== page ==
Details from the Heroic Labs blog:

Today we are pleased to announce that Heroic Labs has joined the Defold Foundation as their first corporate partner in order to further support and expand open-source tools within the game development community.

The Defold Foundation has been formed to maintain and grow the newly open-sourced Defold game engine which was originally created by one of the world’s leading interactive games companies, King Digital Entertainment, to power their incredibly popular titles.

This partnership with the Defold Foundation has enabled us to join forces to create an open-source client library that integrates Nakama and Defold tightly together to enable developers to take advantage of the full range of client APIs found within Nakama including authentication, matchmaking, leaderboards, multiplayer, realtime chat, and much more.

At Heroic Labs we are firm believers in open-source tools and software being the future of game development; with the steady increase in the popularity of gaming, specifically online and social play, developers need access to tools that enable them to move quickly and provide the most engaging experiences to their players regardless of platform without service lock-in.

You can learn more about the Nakama server here and browse the available open source solutions on GitHub.  Learn more about Heroic Labs and Nakama in the video below.  If you want to learn more about Nakama, unfortunately we do not have a tutorial on the subject, but Nathan at GDQuest does, check it out.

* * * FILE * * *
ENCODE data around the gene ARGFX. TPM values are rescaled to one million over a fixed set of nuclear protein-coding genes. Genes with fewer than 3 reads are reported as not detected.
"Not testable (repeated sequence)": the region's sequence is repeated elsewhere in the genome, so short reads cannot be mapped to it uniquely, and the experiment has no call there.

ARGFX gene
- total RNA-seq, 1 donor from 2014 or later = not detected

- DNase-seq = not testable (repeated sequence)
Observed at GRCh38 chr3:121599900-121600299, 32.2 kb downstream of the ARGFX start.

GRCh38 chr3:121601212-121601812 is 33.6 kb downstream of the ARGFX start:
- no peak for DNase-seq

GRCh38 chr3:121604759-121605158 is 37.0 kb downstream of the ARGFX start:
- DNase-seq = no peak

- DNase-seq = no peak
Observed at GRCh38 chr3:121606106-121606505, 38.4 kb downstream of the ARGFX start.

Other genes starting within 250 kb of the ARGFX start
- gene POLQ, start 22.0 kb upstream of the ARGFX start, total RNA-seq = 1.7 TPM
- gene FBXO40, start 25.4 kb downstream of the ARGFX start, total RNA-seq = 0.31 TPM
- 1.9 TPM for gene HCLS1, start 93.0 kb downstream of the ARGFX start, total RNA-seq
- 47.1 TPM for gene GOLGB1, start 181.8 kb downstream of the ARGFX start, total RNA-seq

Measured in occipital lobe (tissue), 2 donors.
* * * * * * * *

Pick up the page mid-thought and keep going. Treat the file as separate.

*source available, not technically open source as per OSI definitions.

GameDev News

13. May 2020

There is a new Humble Bundle of interest to game developers, this one is the Humble Learning Game Coding and Development Bundle.  As with all Humble Bundles, this one is organized into tiers:

1$ Tier

  • Godot Game Development For Beginners
  • Intro to RPG Development with Phaser
  • Intro to Game Development with Unity
  • Create Your First 3D Game with Unity
  • Unity 2D Projects – Super Plumbers

15$ Tier

  • C++ Programming for Beginners
  • Learn Python Programming by Making a Game
  • Build an RPG Adventure in Phaser
  • Build a Micro-Strategy Game
  • Intro to Multiplayer Game Development
  • Battle Royale – Multiplayer Projects
  • Humanoid Animation Tools for Beginners
  • Develop a Puzzle Platformer Game

25$ Tier 

  • Create a 2D RPG with Godot
  • Learn C++ by Making a Text-Based RPG
  • The Complete Blender Course
  • Real-Time Strategy Project – Unit Movement
  • The Complete Procedural Terrain Generation Course
  • EasyAR and Marker-Based Apps for Beginners
  • RPG – Multiplayer Projects
  • Turn-Based Game – Multiplayer Projects
  • Player Authenication with Azure PlayFab
  • Applied Computer Vision with Unity and Azure
  • Tile-Based Math Game Project
  • Unity Cinemachine for Films and Games